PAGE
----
The rice-planting season in Thailand usually starts in May, with two royal ceremonies held in Bangkok marking the official opening of the season.
The two unique royal ceremonies are the Royal Cultivating Ceremony and the Royal Ploughing Ceremony. His Majesty the King, or his representative, presides over the two ceremonies each year.
In 2012, the Royal Cultivating Ceremony has been scheduled for May 8 and the Royal Ploughing Ceremony for May 9. The Royal Cultivating Ceremony, or the ceremony for fertility of the crops, takes place at the Temple of the Emerald Buddha within the Grand Palace, where rice seeds and agricultural implements to be used in the Royal Ploughing Ceremony are blessed through religious rites.
The Royal Ploughing Ceremony takes place at the Sanam Luang ceremonial site in the following morning, with a colorful procession. Thailand has conducted the annual Royal Ploughing Ceremony since the Sukhothai period, more than 700 years ago. The organizing of the full-scale ceremony was abandoned after 1936, but in 1960, His Majesty the King suggested the re-introduction of the Ploughing Ceremony, regarded as an event to boost the morale of Thai farmers and one supposed to ensure an abundant harvest and sufficient rain.
In the ceremony, the Lord of the Harvest, who is a high-ranking official from the Ministry of Agriculture and Cooperatives, leads the procession of the “celestial maidens” and a pair of oxen, while circumambulating across the symbolic ground. Walking along the plough are also white-clad Brahmans blowing conch shells. The Lord of the Harvest selects one of three pieces of scarlet cloth of varying lengths. His choice predicts the amount of rainfall for the coming planting season. Then the seeds blessed earlier are cast into furrows, from where they are gathered by farmers, who regard them as auspicious and keep them to mix with seeds to be used in cultivating their own fields.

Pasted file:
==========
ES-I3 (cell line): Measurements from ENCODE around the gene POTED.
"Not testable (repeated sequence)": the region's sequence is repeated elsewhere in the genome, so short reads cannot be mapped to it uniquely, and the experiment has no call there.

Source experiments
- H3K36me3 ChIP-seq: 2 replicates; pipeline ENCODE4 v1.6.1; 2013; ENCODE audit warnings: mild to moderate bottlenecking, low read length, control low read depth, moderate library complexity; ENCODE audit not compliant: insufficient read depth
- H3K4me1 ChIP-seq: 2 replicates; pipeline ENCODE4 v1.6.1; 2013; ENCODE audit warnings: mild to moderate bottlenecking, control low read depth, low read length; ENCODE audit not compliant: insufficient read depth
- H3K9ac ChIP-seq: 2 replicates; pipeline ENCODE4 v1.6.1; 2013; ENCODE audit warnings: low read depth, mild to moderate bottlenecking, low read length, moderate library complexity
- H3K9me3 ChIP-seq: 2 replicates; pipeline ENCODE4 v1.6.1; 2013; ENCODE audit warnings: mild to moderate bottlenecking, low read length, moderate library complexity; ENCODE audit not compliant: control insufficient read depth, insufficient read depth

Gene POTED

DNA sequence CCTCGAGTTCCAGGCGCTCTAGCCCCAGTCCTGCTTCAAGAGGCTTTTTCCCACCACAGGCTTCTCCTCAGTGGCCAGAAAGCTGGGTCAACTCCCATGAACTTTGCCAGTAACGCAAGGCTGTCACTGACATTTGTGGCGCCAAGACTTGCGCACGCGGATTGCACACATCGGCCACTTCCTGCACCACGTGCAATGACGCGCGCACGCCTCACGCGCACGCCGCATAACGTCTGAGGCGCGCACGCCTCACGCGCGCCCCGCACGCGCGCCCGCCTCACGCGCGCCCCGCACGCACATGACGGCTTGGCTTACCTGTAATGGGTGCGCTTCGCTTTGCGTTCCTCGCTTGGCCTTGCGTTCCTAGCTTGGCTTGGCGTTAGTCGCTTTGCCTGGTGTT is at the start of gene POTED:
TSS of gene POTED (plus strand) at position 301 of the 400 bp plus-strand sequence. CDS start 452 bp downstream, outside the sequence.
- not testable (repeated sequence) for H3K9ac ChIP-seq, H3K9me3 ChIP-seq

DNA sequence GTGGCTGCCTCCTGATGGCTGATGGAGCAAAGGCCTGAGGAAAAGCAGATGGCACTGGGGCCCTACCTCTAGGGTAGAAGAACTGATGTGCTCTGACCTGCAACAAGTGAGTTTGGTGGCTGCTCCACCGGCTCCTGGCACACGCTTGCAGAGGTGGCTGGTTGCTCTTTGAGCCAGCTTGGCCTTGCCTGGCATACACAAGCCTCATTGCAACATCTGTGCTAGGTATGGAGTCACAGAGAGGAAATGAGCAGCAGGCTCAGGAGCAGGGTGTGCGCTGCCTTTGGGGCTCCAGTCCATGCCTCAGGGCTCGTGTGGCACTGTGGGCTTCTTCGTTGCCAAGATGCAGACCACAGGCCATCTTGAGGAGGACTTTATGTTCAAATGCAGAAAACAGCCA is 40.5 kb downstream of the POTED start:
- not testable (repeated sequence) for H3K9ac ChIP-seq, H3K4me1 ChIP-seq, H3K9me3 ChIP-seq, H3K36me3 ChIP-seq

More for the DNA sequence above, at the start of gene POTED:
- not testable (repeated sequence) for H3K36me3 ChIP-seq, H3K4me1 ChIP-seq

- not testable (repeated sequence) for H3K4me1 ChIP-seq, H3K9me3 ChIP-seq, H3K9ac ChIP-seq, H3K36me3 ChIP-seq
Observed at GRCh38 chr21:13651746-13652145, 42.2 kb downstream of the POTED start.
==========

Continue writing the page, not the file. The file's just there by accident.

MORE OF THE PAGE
When the ploughing is over, the oxen are presented with seven offerings, namely paddy, hay, corn, sesame, mung bean, water, and liquor. The animals’ first choices serve as means to predict the harvest of the next season.
In 1966, the Royal Ploughing Day was designated by the Cabinet National Farmers Day to boost the morale of Thai farmers. Since then, both occasions have been celebrated together to underline the importance of farmers and the rice culture in Thai life.
On National Farmers Day, awards are presented to outstanding farmers, farmers’ organizations, cooperatives, and wise men in the field of agriculture. The annual award presentation is meant to honor farmers and related organizations for their achievements and contribution to the country’s agriculture, especially rice production, one of the strengths of Thailand.